Harry Potter’s cloak needs eyeholes

Physicist Michio Kaku explores the possibilities of invisibility cloaks, time travel, and other sci-fi wonders.

Michio Kaku is a physicist specializing in string theory at the City College of New York; it would seem he’s also a major Star Trek fan. The show, along with other science fiction classics, is a constant touchstone in “Physics of the Impossible,” his latest book, which invites readers to take a romp through the barely possible.

Kaku even uses Star Trek’s chief engineer, Scotty, to state the book’s starting point: “I canna’ change the laws of physics, Captain!”

Physics of the Impossible: A Scientific Exploration into the World of Phasers, Force Fields, Teleportation, and Time Travel is a popularization of physics and it reads like nothing so much as a thought-provoking manual for science fiction writers who want to get it right. Kaku takes 15 sci-fi staples, from invisibility cloaks to robots to parallel universes, and divides them up into Class I, II, and III impossibilities. Class I impossibilities are impossible at present, but could be just around the corner. No laws of physics forbid them. Class II impossibilities might be realized if humanity lives long enough and becomes advanced enough to take on such minor public works projects as particle accelerators 10 light-years long or “laser beams as large as a solar system or star cluster.”

Class III impossibilities are just plain impossible. Sorry.

But there are fewer truly impossible things than one might expect. Time travel is a mere Class II impossibility, for example. Kaku walks us through the history of and current thinking on each problem, making clear the technical hurdles and sketching out the possible solutions – all with a minimum of jargon and confusion. As long as one is somewhat familiar with, for example, what an electron is, the waters of incomprehensibility will only occasionally close overhead, and never for long. The latter chapters, dealing as they do with things at the very edge or on the other side of impossibility, are a bit heavier going.

Science fiction writers, even science-minded daydreamers, will find that instead of becoming disappointed with what is not possible they will more likely be inspired to new plot twists by the limitations of nature. Laser guns are perfectly possible ... if they are plugged in. (Until a portable power pack capable of delivering the oomph of a commercial power station is invented, space duels won’t be able to stray far from the surge protector. )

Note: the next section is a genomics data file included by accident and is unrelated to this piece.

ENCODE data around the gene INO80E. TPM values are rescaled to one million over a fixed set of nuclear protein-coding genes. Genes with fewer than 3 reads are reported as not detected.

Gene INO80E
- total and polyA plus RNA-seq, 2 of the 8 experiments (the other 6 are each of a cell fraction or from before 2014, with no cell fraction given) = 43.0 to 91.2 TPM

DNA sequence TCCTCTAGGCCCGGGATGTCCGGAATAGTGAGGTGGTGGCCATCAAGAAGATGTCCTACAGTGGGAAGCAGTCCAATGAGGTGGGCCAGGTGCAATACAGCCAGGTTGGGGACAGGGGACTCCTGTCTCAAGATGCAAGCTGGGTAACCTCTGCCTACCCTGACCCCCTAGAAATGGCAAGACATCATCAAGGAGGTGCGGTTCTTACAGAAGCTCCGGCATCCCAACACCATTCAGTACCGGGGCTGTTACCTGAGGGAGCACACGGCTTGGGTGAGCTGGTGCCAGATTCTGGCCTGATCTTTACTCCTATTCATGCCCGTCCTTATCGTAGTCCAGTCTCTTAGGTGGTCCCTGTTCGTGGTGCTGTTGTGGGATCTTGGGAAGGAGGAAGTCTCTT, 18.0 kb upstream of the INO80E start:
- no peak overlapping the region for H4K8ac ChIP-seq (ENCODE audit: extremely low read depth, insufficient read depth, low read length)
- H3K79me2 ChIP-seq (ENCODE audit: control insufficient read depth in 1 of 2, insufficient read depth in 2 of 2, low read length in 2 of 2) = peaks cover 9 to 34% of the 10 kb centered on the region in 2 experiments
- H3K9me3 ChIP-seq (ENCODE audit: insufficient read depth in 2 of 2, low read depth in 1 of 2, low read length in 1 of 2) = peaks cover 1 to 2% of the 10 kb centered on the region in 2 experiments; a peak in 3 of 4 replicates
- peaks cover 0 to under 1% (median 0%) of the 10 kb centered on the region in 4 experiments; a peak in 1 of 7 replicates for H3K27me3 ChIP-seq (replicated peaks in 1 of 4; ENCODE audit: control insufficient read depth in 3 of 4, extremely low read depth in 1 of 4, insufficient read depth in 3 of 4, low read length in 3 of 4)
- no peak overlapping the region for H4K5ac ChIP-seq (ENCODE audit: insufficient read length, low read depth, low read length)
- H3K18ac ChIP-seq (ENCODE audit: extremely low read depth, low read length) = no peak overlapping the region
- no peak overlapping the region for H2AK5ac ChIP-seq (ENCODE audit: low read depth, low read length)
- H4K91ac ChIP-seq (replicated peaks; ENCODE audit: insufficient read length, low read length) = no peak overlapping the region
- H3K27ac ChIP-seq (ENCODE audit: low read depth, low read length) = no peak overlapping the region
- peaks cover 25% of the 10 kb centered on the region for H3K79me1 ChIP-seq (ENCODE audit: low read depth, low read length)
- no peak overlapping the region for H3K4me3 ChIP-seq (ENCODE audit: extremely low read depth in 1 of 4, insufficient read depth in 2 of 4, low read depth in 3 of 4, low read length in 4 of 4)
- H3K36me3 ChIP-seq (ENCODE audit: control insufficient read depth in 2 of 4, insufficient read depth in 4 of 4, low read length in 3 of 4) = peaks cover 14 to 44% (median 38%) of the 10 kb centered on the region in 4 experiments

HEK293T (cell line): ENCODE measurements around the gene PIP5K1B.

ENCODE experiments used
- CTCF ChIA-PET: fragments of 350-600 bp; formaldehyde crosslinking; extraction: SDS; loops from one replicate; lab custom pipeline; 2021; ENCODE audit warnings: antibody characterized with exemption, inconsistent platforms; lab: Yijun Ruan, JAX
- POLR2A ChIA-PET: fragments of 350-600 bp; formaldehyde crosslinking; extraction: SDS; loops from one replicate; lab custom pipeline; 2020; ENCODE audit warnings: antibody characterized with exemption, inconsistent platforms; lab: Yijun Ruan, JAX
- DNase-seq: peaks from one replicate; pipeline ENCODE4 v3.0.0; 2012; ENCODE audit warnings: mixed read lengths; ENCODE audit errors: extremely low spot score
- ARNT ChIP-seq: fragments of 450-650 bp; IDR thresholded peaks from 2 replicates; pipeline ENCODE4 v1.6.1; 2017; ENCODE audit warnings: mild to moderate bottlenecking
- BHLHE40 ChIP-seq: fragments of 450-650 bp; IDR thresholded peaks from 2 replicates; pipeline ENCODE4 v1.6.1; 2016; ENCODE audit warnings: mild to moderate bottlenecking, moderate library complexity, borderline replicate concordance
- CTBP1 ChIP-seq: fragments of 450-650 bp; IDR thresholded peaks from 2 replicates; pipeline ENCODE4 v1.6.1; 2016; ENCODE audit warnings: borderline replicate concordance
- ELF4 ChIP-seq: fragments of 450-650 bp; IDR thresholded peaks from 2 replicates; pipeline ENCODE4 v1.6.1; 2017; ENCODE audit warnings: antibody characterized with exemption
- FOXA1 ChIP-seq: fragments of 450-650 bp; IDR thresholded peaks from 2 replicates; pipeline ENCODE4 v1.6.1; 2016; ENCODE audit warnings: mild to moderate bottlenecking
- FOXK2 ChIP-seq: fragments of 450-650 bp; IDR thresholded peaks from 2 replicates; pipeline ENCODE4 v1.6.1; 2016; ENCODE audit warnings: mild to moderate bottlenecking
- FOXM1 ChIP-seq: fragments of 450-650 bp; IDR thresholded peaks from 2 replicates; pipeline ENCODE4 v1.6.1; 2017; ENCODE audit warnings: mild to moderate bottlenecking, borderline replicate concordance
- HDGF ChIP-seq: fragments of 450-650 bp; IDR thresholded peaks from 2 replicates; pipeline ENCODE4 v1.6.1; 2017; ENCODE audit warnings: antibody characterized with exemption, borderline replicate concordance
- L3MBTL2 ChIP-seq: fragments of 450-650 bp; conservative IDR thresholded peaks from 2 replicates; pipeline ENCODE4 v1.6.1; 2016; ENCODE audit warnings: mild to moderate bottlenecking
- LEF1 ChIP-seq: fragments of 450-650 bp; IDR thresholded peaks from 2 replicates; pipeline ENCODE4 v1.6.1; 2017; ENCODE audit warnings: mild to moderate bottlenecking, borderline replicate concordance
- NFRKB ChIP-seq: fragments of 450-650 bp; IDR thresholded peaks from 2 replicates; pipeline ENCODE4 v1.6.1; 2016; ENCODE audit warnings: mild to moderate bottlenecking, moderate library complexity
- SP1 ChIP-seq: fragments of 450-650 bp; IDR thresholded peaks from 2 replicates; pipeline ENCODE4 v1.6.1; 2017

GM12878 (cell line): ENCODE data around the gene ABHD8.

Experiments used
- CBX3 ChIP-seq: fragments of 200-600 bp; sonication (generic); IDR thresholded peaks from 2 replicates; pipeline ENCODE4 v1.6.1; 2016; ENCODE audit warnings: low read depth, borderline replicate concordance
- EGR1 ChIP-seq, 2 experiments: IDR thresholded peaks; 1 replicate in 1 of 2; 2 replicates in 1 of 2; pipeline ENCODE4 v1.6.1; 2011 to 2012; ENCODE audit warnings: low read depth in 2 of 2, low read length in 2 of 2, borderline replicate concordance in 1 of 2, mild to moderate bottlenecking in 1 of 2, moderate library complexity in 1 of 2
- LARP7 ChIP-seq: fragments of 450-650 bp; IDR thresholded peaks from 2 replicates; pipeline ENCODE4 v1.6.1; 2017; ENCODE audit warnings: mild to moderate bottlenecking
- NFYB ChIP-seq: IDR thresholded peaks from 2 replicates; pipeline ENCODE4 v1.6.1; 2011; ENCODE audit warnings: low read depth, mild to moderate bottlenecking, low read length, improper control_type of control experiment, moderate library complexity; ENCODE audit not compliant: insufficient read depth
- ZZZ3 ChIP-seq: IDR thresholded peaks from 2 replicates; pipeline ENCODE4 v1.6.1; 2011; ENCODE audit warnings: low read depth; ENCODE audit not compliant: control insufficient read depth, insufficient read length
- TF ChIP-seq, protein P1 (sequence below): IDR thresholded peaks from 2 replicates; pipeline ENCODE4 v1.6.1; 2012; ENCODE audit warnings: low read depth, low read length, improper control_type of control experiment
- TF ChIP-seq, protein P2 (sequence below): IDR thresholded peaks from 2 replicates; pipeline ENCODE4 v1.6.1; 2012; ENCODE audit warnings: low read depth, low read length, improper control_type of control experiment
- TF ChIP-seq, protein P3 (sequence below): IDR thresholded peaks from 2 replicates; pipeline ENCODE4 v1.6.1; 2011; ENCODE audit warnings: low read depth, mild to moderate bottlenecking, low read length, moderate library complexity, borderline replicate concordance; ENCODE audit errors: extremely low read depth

Similarly, an invisibility shield is potentially possible, and Kaku explains how, but since it can’t be seen through from the inside, eyeholes would be needed. Perhaps disembodied floating eyes would be less inconspicuous than a whole visible person. But then again, one could listen, or even mind-read. While we might someday be able to read the vague tenor of another’s thoughts, Kaku says, the details may be forever inaccessible.

And though it may not spark any story ideas, there is a certain grim satisfaction to finding out that to make Harry Potter invisible without a special shield “one would have to liquefy him, boil him to create steam, crystallize him, heat him again, and then cool him.” Take that, boy wizard.

Kaku covers a lot of ground, including a fair bit of biology for sections on telepathy and a subchapter on suspended animation, and he moves at a decent clip. This book is not for those seeking to deeply understand string theory or quantum mechanics. It delivers just enough science to back up and make sense of the upshot: Can we or can't we? If we can't, why not? And if we can, how? Because Kaku doesn't get weighed down by details, this is a good choice for someone interested in physics but timid about the nuts and bolts. It's like those cupcake tops they sell in bakeries – the yummy bits without the foundation.

"Physics of the Impossible" is an invigorating experience. Much that seems impossible, isn't. The book's reach in time and space is so immense, that there's even a slight danger of light-headedness – especially when Kaku writes of nano-spacecraft that would replicate themselves on distant planets and send more nano-spacecraft further out, creating "a sphere of trillions of these robots, multiplying exponentially as it grows in size, expanding at nearly the speed of light." Not for the faint of heart, images like that.

Kaku does sail from topic to topic a bit abruptly, and his prose has a few irritating quirks – all his sentences are roughly the same length and he's absolutely addicted to parentheses – but these are minor quibbles. It's a small price to pay for a real sense of the vastness of space, the infinite length of time, and the admirable cleverness of humanity.

Emma Marris is a freelance writer in Columbia, Mo.

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